Guest Bed Rabbit Hole

June 28th, 2024

Guest bedrooms have become a luxury, but hosting friends and family remains a social necessity.

Run through the math. Homes in SF are $1K per square foot, $2k in NYC and more and more “young” people are renting into their 30s, with rents being $4-6 per square foot-month. Your average bedroom is 130 square feet. Who wants to pay an “extra” $150k to buy or an $700/month to rent? Especially when you only have guests 3-4 weeks per year? It totals out to almost $1,000/night.

For a long time, I’ve been stewing on options and today, I went down a rabbit hole of guest bed options.


  1. Air mattress
  2. Cot + mattress topper
  3. Sofa bed
  4. Murphy bed

Air mattress

The typical first option. Almost everyone I’ve known has owned one. No adult likes to sleep on the ground: it’s tiresome to have to bend over. A typical air mattress gives you some height. The problem is leakage. Over time, most air mattresses spring leaks, which leave your guests waking up half-deflated, which is worse than sleeping on an sleeping pad.

There are air mattresses with secondary pumps that re-inflate the mattress periodically to solve this problem, but ultimately, everyone’s experience with air mattresses is already set by the cheap mattress we slept on in our twenties. It’s functional but not hospitable.

Good for twenty-somethings.

Cots and toppers

I’ve never used one, but this picks up a ton of reddit praise. Makes sense too: cots don’t deflate. The bulkiest so far, it still can be packed up and stored. You’ll usually layer a topper.

The downsides here are cots work best for singles. The cot material isn’t stiff, nor do you want it to be. It’s effectively a hammock, but that means two people will naturally roll together. Cute, but not comfortable.

Sofa bed

This is the renter’s best option. Futons are the low-quality version of this: they are both bad sofas and bad beds. The problem is sofa cushions are firmer because it has to absorb a falling weight on a much smaller area. Mattresses are meant to be softer, contouring to your body as you sleep.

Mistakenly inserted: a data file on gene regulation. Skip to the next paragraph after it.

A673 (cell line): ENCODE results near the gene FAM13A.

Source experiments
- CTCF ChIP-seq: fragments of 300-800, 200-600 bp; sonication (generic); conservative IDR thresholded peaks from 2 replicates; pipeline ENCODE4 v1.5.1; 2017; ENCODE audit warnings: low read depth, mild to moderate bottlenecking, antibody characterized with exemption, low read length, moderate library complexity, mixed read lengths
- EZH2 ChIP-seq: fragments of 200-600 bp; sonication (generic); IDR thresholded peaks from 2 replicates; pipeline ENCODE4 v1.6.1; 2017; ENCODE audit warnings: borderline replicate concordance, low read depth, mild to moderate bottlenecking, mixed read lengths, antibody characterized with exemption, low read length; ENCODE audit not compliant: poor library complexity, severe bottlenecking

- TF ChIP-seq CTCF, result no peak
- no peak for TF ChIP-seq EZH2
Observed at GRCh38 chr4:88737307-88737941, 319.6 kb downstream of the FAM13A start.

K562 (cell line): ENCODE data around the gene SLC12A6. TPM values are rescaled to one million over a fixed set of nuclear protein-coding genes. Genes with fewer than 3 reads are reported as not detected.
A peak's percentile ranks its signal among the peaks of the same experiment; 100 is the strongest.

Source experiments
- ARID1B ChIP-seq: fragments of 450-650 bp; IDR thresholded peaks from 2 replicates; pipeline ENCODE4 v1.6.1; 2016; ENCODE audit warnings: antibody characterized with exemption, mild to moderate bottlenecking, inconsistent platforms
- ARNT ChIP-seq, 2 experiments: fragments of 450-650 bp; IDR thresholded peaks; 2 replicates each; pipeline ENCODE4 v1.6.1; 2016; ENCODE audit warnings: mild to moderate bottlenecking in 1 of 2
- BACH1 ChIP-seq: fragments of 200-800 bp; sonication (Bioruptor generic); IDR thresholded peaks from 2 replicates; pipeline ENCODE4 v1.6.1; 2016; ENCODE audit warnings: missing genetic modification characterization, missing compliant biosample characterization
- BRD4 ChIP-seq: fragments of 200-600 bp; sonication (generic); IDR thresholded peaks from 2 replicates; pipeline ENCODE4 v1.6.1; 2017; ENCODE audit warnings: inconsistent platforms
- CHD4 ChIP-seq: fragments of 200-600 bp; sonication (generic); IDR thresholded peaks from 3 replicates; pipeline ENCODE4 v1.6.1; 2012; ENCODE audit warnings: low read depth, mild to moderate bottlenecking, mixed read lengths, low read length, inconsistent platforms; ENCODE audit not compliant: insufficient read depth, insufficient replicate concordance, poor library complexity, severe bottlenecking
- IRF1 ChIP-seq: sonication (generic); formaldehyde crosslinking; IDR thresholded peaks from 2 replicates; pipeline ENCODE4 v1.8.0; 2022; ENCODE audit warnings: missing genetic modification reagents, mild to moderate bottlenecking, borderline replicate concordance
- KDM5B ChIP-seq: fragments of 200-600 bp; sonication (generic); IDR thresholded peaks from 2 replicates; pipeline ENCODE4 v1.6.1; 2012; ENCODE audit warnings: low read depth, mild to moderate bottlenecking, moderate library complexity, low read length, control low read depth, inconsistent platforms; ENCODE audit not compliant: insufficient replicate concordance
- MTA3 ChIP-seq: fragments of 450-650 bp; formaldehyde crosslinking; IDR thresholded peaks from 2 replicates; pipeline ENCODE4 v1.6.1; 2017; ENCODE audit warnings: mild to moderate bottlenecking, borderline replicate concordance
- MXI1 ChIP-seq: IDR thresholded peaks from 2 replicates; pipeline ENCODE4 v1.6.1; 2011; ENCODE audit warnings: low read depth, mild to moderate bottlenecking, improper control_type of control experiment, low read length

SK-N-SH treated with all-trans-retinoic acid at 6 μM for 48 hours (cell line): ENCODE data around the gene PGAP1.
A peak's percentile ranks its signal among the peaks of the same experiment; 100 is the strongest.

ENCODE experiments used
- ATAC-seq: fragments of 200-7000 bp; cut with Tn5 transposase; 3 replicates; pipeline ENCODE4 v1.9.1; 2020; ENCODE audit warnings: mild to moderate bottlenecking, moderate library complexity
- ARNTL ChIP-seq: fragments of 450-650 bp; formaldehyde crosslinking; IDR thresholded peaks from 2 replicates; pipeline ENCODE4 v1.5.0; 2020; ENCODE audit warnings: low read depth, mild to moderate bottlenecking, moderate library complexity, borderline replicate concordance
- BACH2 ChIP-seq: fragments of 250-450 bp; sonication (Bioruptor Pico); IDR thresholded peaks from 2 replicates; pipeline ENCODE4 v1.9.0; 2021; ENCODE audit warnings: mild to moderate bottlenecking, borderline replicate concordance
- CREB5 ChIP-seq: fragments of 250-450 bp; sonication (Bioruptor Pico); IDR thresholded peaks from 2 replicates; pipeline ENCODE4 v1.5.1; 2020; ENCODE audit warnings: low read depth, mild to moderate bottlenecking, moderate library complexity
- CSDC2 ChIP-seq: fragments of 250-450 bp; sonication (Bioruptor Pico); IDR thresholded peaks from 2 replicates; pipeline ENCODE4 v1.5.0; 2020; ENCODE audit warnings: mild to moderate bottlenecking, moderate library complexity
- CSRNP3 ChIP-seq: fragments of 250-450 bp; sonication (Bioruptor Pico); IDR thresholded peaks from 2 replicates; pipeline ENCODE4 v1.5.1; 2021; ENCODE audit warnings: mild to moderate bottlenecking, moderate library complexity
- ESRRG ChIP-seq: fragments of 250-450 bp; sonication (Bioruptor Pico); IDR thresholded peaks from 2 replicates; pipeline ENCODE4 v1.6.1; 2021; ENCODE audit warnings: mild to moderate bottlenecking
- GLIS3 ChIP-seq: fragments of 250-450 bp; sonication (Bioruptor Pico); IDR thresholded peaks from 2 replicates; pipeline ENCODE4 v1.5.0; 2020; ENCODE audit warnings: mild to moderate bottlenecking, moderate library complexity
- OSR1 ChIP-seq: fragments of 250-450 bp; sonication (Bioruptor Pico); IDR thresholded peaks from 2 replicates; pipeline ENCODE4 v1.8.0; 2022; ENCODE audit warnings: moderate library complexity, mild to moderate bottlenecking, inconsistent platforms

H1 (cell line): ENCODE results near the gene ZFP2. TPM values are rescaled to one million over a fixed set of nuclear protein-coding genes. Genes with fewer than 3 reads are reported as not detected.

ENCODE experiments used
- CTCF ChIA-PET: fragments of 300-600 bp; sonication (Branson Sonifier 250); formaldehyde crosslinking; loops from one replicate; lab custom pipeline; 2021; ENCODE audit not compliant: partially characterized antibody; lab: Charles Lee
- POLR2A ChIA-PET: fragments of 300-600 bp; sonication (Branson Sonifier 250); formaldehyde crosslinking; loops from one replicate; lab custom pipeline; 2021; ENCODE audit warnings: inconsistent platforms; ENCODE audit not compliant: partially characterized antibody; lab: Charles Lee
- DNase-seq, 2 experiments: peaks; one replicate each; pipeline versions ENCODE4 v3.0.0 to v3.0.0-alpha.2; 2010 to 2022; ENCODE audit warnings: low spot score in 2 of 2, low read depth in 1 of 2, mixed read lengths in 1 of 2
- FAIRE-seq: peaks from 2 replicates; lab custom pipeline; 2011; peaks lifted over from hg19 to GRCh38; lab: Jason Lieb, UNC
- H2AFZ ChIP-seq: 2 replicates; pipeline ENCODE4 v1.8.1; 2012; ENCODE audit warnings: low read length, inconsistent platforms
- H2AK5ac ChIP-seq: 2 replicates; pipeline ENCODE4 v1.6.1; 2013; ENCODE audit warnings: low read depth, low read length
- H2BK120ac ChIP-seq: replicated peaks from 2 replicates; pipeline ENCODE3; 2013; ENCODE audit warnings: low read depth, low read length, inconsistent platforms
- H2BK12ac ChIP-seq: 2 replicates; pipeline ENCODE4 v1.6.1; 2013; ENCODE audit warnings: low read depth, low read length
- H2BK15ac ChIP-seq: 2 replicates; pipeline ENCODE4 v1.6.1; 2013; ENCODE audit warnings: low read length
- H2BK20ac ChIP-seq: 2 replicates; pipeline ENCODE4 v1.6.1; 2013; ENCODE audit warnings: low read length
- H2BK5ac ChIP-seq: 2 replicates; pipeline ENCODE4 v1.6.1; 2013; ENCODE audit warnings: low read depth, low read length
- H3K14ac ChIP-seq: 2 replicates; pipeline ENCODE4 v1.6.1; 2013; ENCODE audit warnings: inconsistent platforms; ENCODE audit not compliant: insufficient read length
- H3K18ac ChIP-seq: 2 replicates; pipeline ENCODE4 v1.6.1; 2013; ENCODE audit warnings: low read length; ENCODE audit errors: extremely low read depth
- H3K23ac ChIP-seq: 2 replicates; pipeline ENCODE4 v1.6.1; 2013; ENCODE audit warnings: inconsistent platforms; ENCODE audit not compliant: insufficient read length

The best sofa beds are pull outs. They offer stability and a degree of comfort and for guests, they give the greatest sense of hospitality. The downside is the mattress must be separate (any mattress that folds cannot offer true support. A separate mattress topper adds significant storage requirements makes this less appealing.

Murphy bed

Murphy beds are the best option, because you can use a real mattress. They store vertically, reducing square footage. However, they are not an option for renters, as they are basically cabinetry: you cannot move them.


With any choice, you ask what are my goals here? For most people, you host guests maybe once a year. If anything, you most frequently host family. In this case, cots are non-viable: couples become the default, unless you yourself are single and offer to sleep in the cot.

I also dislike sofa beds, as you rarely want to place one in your office, but you often want a higher quality couch for the living room. Living rooms offer no privacy and while that feels okay in college, that preference rapidly changes, especially once you stop having roommates (as in, sharing an actual room with another person, not “suitemates”).

My final choice: air mattresses for renting and Murphy’s for owning. In particular, the Exped MegaMat Max Duo 15 is well-liked. If you’d like height (and have the storage space), a folding metal bed frame is probably best.

For Murphy beds, my greatest preference is a “Murphy wall”. Murphy’s occupy a lot of visual space and the space on either side ends up as dead space. I also love the idea of adding a mirror to the bottom of the bed: giving it a functional purpose when it’s retracted.